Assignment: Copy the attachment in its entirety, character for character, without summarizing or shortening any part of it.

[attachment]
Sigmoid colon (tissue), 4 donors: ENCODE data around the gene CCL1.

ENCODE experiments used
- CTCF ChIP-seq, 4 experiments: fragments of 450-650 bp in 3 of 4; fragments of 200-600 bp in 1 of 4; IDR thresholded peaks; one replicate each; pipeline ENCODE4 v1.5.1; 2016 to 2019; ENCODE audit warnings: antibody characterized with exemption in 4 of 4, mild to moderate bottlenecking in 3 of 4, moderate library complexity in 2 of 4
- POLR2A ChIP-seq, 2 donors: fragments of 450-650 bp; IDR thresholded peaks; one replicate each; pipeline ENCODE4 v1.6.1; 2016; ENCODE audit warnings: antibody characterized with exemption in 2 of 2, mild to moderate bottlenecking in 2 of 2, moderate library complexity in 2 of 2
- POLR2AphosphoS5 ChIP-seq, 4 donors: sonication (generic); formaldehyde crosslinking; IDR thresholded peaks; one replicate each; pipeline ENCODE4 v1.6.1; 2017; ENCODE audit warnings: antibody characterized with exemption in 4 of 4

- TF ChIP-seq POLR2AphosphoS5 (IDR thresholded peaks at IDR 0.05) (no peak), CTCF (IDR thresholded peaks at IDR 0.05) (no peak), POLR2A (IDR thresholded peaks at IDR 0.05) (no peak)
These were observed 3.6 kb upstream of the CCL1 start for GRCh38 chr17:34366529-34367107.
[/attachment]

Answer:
Sigmoid colon (tissue), 4 donors: ENCODE data around the gene CCL1.

ENCODE experiments used
- CTCF ChIP-seq, 4 experiments: fragments of 450-650 bp in 3 of 4; fragments of 200-600 bp in 1 of 4; IDR thresholded peaks; one replicate each; pipeline ENCODE4 v1.5.1; 2016 to 2019; ENCODE audit warnings: antibody characterized with exemption in 4 of 4, mild to moderate bottlenecking in 3 of 4, moderate library complexity in 2 of 4
- POLR2A ChIP-seq, 2 donors: fragments of 450-650 bp; IDR thresholded peaks; one replicate each; pipeline ENCODE4 v1.6.1; 2016; ENCODE audit warnings: antibody characterized with exemption in 2 of 2, mild to moderate bottlenecking in 2 of 2, moderate library complexity in 2 of 2
- POLR2AphosphoS5 ChIP-seq, 4 donors: sonication (generic); formaldehyde crosslinking; IDR thresholded peaks; one replicate each; pipeline ENCODE4 v1.6.1; 2017; ENCODE audit warnings: antibody characterized with exemption in 4 of 4

- TF ChIP-seq POLR2AphosphoS5 (IDR thresholded peaks at IDR 0.05) (no peak), CTCF (IDR thresholded peaks at IDR 0.05) (no peak), POLR2A (IDR thresholded peaks at IDR 0.05) (no peak)
These were observed 3.6 kb upstream of the CCL1 start for GRCh38 chr17:34366529-34367107.